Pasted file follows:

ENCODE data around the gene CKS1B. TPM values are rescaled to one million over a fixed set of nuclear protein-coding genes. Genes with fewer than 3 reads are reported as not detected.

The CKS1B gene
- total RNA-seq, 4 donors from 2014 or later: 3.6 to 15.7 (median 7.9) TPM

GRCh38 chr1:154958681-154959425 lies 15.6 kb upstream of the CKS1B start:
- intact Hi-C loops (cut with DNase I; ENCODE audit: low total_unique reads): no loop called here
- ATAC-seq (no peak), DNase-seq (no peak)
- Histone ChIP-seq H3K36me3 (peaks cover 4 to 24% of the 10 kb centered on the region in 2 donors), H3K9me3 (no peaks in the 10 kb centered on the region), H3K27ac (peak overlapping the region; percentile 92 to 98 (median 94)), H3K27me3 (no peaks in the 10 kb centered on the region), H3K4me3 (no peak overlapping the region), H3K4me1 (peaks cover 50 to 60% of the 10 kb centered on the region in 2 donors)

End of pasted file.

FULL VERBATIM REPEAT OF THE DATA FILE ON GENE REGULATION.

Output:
ENCODE data around the gene CKS1B. TPM values are rescaled to one million over a fixed set of nuclear protein-coding genes. Genes with fewer than 3 reads are reported as not detected.

The CKS1B gene
- total RNA-seq, 4 donors from 2014 or later: 3.6 to 15.7 (median 7.9) TPM

GRCh38 chr1:154958681-154959425 lies 15.6 kb upstream of the CKS1B start:
- intact Hi-C loops (cut with DNase I; ENCODE audit: low total_unique reads): no loop called here
- ATAC-seq (no peak), DNase-seq (no peak)
- Histone ChIP-seq H3K36me3 (peaks cover 4 to 24% of the 10 kb centered on the region in 2 donors), H3K9me3 (no peaks in the 10 kb centered on the region), H3K27ac (peak overlapping the region; percentile 92 to 98 (median 94)), H3K27me3 (no peaks in the 10 kb centered on the region), H3K4me3 (no peak overlapping the region), H3K4me1 (peaks cover 50 to 60% of the 10 kb centered on the region in 2 donors)